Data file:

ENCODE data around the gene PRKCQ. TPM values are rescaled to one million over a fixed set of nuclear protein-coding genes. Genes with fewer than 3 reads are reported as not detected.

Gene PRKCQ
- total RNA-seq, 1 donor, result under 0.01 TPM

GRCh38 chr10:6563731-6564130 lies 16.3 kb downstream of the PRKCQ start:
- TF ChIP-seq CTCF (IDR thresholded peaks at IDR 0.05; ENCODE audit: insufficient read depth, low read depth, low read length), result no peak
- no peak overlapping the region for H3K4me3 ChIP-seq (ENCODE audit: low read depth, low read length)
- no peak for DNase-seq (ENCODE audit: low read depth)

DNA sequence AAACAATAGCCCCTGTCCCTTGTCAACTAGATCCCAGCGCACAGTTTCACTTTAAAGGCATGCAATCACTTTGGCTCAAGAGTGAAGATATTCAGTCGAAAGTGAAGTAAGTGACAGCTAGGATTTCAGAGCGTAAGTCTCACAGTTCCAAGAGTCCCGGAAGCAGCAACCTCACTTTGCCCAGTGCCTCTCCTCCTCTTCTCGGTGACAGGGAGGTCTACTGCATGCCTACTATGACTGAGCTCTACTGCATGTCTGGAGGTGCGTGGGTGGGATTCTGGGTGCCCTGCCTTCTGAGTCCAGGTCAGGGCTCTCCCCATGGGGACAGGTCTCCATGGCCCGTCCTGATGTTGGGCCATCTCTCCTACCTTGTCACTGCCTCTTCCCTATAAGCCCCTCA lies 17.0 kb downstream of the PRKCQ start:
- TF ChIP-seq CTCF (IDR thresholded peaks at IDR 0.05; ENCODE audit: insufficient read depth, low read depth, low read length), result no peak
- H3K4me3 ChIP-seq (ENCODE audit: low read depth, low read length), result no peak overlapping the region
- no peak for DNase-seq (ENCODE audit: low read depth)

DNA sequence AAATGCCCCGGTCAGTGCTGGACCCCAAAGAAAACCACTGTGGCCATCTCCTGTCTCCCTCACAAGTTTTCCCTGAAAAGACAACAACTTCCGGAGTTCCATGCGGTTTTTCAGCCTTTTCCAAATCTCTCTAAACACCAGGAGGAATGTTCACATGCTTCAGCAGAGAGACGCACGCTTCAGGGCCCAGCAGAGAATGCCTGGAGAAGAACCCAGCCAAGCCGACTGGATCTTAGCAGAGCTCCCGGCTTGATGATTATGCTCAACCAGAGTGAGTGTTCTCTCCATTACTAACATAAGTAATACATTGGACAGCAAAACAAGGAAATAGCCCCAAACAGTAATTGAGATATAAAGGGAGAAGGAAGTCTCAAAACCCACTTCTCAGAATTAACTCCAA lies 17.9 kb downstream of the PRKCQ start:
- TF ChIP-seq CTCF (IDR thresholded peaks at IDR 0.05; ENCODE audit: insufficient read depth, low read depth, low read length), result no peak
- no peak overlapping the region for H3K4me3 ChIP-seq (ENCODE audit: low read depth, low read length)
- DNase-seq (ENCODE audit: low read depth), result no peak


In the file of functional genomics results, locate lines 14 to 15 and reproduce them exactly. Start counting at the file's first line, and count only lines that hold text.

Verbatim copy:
- no peak overlapping the region for H3K4me3 ChIP-seq (ENCODE audit: low read depth, low read length)
- DNase-seq (ENCODE audit: low read depth), result no peak